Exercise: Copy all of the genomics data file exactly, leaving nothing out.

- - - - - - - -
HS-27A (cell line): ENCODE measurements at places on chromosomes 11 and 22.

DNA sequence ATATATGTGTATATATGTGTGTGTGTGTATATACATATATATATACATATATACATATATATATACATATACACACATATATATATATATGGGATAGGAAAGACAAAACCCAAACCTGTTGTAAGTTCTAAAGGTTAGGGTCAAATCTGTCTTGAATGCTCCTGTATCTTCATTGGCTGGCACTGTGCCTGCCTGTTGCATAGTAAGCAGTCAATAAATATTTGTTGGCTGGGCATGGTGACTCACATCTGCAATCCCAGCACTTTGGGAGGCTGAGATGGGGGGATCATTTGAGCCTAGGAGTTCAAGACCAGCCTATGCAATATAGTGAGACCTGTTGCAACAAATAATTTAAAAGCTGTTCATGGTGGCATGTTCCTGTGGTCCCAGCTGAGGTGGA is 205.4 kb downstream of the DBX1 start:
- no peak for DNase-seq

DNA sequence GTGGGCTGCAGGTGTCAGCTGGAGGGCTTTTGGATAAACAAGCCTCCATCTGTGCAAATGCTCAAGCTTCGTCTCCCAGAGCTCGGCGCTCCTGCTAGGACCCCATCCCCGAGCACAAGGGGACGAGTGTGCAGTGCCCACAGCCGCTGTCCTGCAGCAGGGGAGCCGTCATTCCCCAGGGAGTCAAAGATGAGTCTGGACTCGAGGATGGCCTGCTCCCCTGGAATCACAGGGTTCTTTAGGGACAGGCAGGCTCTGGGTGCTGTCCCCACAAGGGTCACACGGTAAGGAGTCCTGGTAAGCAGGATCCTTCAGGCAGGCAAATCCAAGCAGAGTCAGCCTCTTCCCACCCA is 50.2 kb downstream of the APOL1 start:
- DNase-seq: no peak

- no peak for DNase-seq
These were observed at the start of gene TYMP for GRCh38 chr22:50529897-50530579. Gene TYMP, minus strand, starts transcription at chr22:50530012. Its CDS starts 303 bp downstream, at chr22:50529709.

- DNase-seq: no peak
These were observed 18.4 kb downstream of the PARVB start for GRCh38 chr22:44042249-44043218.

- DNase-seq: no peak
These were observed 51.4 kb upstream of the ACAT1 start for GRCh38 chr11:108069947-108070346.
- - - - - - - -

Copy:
HS-27A (cell line): ENCODE measurements at places on chromosomes 11 and 22.

DNA sequence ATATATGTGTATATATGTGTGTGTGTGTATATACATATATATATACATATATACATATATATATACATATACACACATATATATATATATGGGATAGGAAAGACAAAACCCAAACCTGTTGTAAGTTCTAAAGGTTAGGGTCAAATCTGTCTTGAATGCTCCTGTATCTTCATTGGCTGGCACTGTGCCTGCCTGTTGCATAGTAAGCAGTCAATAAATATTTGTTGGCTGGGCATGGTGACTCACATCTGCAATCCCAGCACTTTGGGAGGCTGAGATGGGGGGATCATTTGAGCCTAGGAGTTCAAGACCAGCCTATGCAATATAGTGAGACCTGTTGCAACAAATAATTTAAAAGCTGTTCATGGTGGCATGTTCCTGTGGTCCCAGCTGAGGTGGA is 205.4 kb downstream of the DBX1 start:
- no peak for DNase-seq

DNA sequence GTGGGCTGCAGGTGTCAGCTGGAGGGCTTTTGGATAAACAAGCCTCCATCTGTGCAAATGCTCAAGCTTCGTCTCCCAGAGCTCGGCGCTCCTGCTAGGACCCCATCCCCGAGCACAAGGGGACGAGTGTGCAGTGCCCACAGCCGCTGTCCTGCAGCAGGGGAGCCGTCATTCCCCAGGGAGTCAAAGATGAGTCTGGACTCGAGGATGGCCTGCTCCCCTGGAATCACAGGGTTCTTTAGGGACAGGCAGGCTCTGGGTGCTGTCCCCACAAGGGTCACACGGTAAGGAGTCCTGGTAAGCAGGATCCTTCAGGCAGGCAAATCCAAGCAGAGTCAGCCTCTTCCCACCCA is 50.2 kb downstream of the APOL1 start:
- DNase-seq: no peak

- no peak for DNase-seq
These were observed at the start of gene TYMP for GRCh38 chr22:50529897-50530579. Gene TYMP, minus strand, starts transcription at chr22:50530012. Its CDS starts 303 bp downstream, at chr22:50529709.

- DNase-seq: no peak
These were observed 18.4 kb downstream of the PARVB start for GRCh38 chr22:44042249-44043218.

- DNase-seq: no peak
These were observed 51.4 kb upstream of the ACAT1 start for GRCh38 chr11:108069947-108070346.